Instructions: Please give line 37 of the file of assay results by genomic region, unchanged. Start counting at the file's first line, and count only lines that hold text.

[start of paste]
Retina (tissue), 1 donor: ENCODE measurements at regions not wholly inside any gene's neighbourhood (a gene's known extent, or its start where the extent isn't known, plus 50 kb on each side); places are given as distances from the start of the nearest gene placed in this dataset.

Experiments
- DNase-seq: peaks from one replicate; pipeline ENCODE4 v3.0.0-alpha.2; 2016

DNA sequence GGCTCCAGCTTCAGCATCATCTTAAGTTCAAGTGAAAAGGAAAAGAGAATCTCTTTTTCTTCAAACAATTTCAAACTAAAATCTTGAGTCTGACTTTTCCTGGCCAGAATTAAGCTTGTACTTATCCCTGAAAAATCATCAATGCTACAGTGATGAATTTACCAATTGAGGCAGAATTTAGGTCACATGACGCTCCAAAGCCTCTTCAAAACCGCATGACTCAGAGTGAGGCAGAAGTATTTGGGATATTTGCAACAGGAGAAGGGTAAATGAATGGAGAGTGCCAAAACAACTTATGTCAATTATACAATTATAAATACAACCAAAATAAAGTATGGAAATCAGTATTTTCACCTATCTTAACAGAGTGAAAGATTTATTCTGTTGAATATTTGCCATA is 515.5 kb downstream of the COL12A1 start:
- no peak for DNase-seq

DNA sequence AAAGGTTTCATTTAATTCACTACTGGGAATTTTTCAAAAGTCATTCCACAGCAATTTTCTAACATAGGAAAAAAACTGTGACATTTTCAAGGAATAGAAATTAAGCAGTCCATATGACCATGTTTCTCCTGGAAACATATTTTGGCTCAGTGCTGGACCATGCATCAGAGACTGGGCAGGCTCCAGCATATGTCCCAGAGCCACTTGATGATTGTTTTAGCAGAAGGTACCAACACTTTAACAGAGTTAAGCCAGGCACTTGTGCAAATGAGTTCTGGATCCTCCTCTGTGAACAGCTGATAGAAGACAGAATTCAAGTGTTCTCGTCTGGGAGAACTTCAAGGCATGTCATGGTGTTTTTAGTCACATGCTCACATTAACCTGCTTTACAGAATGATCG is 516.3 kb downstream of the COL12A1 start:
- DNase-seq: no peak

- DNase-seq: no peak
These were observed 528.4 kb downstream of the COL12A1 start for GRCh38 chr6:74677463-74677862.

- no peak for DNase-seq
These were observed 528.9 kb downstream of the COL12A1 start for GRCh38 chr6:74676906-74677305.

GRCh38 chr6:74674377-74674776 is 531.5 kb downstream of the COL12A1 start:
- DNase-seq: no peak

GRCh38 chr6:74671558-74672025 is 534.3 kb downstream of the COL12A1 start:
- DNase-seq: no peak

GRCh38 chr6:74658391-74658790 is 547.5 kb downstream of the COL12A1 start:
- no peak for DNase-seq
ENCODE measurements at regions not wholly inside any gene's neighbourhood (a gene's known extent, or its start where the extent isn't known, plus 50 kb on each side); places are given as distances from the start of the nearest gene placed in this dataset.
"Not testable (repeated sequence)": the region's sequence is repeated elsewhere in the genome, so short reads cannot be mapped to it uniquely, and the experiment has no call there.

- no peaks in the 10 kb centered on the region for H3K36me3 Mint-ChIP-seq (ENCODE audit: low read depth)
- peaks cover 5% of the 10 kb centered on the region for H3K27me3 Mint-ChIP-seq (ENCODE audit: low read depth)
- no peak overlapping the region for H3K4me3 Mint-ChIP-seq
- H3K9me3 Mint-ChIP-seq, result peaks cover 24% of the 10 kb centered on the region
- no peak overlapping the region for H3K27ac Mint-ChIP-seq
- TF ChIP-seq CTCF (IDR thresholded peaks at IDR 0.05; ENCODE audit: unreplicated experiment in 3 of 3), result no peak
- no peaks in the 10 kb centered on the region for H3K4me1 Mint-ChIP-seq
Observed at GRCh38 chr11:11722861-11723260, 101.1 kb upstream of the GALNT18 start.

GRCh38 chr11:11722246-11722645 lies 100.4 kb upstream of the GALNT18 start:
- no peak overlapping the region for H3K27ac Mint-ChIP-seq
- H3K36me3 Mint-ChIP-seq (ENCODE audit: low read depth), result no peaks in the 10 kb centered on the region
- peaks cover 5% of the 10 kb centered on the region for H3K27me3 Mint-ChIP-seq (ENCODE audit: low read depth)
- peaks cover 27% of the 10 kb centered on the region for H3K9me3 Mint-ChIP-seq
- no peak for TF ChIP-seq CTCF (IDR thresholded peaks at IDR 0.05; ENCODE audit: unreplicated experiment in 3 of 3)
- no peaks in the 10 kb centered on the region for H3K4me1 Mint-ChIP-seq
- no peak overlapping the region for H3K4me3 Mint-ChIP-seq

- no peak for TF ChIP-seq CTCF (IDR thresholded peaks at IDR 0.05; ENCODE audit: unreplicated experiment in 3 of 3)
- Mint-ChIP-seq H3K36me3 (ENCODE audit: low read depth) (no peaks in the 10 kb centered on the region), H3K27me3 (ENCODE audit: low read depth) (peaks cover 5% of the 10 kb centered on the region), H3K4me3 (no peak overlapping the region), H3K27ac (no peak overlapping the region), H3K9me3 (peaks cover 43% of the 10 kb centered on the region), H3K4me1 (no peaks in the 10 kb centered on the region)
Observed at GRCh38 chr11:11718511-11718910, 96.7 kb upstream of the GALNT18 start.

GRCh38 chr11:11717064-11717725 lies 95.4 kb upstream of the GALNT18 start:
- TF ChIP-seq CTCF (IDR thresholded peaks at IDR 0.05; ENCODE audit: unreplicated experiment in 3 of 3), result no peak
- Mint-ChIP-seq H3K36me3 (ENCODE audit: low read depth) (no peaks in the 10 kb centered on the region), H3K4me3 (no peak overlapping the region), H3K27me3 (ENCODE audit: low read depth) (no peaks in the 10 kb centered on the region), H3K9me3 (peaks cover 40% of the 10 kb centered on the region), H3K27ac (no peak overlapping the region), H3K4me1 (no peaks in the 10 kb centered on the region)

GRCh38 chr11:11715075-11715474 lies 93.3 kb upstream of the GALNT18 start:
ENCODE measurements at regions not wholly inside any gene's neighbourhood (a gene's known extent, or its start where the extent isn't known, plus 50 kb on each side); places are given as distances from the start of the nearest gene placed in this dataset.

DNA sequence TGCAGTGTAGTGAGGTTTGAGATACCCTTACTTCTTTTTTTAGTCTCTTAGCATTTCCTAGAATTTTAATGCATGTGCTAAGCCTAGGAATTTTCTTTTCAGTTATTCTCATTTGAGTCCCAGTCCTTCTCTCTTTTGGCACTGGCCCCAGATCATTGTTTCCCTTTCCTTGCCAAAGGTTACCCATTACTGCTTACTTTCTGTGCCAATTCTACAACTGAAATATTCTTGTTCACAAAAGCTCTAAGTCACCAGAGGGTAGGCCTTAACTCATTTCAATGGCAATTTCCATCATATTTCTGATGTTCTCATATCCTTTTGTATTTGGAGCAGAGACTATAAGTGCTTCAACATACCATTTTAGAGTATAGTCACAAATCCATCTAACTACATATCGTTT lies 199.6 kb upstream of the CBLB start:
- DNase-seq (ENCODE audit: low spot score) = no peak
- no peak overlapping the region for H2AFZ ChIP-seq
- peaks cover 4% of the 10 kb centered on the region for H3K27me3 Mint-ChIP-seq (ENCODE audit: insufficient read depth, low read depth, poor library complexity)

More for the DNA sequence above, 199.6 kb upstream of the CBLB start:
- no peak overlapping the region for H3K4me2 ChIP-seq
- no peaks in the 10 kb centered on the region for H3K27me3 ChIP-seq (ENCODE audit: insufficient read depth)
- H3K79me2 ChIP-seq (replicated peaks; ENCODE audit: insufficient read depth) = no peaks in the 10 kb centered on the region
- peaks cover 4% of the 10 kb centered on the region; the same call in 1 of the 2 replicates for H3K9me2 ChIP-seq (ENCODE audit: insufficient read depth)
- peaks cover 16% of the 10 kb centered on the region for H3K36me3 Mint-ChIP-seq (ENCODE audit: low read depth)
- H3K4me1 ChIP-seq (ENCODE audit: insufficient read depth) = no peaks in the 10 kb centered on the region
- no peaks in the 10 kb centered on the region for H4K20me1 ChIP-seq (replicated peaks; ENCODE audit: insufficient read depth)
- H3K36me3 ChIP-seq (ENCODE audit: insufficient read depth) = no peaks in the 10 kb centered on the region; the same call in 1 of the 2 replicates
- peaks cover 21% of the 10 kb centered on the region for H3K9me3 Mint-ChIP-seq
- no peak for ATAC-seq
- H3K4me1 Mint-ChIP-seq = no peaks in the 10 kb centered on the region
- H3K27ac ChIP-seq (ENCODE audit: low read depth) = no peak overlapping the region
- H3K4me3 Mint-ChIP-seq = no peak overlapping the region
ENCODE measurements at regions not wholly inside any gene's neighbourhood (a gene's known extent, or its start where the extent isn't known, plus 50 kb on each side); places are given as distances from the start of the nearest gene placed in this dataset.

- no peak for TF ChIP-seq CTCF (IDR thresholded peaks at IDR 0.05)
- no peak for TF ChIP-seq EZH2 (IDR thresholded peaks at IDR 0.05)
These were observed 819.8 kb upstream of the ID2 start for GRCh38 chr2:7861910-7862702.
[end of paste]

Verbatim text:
- Mint-ChIP-seq H3K36me3 (ENCODE audit: low read depth) (no peaks in the 10 kb centered on the region), H3K27me3 (ENCODE audit: low read depth) (peaks cover 5% of the 10 kb centered on the region), H3K4me3 (no peak overlapping the region), H3K27ac (no peak overlapping the region), H3K9me3 (peaks cover 43% of the 10 kb centered on the region), H3K4me1 (no peaks in the 10 kb centered on the region)